- Paperback: 368 pages
- Publisher: Mountaineers Books (March 1992)
- Language: English
- ISBN-10: 0898863139
- ISBN-13: 978-0898863130
- Product Dimensions: 1 x 5.5 x 6 inches
- Shipping Weight: 1.4 pounds
- Average Customer Review: 47 customer reviews
- Amazon Best Sellers Rank: #1,158,442 in Books (See Top 100 in Books)
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The High Sierra: Peaks, Passes, and Trails Paperback – March, 1992
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Provides extensive information useful to hikers, climbers, skiers, and visitors to the region in a detailed, easy-to-follow format. -- Wyoming Tribune-Eagle --This text refers to an alternate Paperback edition.
About the Author
R.J. Secor has attained List Completion status in the Sierra Peaks Section of the Sierra Club and has climbed in the Himalayas, the Andes, and the volcanoes of Mexico. His book Mexico's Volcanoes: A Climbing Guide, is also available from The Mountaineers Books. --This text refers to an alternate Paperback edition.
Top customer reviews
Personally, I found the most useful way to use this book, is to determine an area I want to explore, find out the name of trails or peaks, then Google the photos or detailed descriptions for said trails/peaks.
I was recently comparing the second and third editions. One thing I definitely miss from the second edition is the "wrinkles" section at the end of each chapter. It was a big mistake to leave this out. I also noticed that in a few places Secor decided to drop some personal comments, which is too bad. I would much rather have some human flavor than have a sterilized guidebook. Paper and binding were better on the second edition, shame on you mountaineers! I guess I will just have to keep all the editions. Maybe this is space pressure and this book needs to become multiple volumes in the future. No book is perfect, this one is unique and special for anyone who loves the Sierra.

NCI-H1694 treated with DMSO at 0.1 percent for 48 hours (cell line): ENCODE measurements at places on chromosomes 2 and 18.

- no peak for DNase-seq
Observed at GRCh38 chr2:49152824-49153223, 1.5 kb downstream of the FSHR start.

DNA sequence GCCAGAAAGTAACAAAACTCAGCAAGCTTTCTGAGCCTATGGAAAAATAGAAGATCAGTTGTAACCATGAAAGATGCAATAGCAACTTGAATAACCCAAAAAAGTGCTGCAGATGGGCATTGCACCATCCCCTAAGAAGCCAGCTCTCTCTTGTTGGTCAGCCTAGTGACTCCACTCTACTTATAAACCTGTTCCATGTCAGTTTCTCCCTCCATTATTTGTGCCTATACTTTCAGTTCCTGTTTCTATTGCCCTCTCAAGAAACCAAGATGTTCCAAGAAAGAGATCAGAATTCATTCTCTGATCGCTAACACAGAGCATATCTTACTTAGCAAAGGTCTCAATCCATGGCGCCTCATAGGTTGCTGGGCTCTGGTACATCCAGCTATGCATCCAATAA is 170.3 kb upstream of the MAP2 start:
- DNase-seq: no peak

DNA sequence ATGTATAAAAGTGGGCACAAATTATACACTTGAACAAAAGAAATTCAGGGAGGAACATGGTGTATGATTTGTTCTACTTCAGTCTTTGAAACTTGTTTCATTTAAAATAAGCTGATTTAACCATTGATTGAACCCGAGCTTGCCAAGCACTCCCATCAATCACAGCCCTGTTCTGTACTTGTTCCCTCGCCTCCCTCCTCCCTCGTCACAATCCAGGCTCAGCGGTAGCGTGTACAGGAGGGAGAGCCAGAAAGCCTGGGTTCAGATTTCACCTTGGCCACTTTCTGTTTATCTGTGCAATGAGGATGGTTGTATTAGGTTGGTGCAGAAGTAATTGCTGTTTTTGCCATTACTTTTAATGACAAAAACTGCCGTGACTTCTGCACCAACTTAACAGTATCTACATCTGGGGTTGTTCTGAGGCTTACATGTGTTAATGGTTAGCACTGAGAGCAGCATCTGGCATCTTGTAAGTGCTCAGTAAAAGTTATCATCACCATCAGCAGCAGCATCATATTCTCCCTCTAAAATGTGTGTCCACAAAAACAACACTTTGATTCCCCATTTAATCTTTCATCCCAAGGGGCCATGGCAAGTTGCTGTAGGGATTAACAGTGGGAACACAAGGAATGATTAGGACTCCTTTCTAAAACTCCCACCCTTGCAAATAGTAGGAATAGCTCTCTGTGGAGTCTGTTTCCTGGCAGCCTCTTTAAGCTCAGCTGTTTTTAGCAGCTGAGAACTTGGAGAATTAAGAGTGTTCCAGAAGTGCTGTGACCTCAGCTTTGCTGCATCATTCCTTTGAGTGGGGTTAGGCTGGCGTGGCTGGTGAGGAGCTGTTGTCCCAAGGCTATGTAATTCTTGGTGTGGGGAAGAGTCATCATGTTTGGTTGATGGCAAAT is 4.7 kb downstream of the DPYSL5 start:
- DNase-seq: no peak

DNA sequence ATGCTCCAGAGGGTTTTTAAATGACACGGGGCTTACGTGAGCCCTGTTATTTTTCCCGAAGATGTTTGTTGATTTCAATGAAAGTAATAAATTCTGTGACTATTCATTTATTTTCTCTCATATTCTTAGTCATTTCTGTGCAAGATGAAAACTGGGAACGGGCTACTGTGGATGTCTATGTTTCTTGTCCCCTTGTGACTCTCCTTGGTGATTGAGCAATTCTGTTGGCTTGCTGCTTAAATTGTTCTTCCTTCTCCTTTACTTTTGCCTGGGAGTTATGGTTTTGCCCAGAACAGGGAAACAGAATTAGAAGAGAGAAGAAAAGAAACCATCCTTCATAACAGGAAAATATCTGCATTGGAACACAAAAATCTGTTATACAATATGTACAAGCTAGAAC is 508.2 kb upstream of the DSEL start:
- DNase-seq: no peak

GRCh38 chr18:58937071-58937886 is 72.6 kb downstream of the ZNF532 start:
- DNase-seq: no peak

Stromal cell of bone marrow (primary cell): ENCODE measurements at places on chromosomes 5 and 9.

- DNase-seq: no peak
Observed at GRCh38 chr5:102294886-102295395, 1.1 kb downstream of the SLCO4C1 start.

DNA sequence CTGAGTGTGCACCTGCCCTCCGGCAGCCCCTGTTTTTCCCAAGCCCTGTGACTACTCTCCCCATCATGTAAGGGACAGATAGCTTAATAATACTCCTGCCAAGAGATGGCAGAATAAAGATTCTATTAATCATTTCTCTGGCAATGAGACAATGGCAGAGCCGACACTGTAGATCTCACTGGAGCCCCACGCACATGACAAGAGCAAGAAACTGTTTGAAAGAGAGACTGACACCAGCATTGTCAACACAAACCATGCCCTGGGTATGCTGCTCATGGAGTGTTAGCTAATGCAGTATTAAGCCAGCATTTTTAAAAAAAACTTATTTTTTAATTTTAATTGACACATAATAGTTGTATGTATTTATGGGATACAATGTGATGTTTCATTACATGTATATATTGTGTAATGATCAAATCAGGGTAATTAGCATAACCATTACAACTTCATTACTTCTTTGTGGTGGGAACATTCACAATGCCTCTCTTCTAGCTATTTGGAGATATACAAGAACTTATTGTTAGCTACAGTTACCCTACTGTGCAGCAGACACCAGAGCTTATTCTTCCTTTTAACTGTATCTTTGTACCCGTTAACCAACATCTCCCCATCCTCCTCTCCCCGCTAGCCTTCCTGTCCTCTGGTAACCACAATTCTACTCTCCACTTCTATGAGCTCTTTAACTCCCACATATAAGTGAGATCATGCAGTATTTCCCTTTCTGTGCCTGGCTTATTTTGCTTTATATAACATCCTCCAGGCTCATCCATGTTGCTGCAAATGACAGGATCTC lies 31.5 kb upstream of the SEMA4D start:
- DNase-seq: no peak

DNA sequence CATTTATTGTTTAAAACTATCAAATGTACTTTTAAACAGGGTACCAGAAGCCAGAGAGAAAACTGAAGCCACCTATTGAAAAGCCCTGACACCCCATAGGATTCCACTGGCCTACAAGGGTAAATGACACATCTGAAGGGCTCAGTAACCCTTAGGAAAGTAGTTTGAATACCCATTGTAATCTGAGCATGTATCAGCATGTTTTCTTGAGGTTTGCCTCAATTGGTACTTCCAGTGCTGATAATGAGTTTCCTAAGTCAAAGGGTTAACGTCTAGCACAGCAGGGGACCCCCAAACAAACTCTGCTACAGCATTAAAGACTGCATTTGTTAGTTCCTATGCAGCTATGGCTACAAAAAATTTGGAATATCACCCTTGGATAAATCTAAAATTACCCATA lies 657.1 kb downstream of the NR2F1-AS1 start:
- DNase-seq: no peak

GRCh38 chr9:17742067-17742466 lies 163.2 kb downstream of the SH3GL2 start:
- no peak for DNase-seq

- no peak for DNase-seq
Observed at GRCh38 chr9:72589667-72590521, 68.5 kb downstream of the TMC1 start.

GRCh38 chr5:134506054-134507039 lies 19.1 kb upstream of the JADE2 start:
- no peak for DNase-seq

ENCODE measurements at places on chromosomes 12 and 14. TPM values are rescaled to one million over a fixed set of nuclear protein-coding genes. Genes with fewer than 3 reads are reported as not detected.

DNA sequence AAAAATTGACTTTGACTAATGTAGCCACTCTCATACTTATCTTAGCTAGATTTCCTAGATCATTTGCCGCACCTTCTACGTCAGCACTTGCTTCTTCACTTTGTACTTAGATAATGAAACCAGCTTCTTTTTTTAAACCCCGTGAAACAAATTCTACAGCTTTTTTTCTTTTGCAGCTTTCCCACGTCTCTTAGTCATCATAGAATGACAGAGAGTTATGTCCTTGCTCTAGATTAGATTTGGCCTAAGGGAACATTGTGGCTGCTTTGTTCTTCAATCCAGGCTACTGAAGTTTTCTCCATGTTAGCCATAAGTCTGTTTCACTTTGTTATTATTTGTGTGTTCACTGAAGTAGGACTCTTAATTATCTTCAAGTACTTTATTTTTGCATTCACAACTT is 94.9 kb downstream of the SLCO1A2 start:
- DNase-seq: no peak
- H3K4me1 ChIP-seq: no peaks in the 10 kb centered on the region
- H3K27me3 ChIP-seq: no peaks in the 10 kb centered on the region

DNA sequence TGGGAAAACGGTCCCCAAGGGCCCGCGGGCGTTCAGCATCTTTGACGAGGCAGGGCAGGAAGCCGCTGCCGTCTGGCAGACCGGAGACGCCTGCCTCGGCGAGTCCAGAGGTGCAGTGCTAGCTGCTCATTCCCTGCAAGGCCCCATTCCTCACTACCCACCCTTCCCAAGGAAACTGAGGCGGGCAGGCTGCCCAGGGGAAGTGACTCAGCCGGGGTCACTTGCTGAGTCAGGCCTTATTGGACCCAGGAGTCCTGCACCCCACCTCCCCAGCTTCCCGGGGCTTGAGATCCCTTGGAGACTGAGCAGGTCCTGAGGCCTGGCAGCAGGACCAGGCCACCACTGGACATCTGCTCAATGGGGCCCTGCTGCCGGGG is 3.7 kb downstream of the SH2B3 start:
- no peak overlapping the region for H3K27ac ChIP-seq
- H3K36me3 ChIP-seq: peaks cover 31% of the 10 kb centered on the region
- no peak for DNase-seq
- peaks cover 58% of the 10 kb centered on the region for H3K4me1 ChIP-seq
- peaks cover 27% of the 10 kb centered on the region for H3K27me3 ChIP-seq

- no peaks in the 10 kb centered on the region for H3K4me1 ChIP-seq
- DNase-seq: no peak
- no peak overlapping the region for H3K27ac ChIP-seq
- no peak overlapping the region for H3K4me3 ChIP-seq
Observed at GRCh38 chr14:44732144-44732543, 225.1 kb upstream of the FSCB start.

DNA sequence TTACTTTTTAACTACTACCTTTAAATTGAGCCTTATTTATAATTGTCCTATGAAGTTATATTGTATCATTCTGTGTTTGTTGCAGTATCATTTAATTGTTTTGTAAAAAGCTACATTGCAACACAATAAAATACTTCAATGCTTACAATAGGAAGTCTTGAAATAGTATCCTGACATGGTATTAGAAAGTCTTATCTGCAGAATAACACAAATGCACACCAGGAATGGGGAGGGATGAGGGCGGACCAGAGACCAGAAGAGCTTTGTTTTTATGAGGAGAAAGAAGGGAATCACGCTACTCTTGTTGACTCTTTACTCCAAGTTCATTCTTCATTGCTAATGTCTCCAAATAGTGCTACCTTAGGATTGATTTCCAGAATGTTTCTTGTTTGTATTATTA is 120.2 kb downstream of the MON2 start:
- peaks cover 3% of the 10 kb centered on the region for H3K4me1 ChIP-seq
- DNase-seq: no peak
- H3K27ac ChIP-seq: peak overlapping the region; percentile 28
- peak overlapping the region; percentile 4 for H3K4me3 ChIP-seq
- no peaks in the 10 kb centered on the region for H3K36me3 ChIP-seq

One clearly needs good topographic maps handy to make use of this book. Even so, the book could stand to have a few more maps. Furthermore, the text descriptions ought do a better job telling one where a particular entry would be located on a map (abbreviated UTM coordinates are sometimes as good as it gets). Nonetheless, this is the only widely-available book that describes so many remote corners of the Sierra. This book is kind of an updated and far expanded version of Steve Roper's classic "Climber's Guide To The High Sierra", whose "Sierra High Route" book is a great source as well.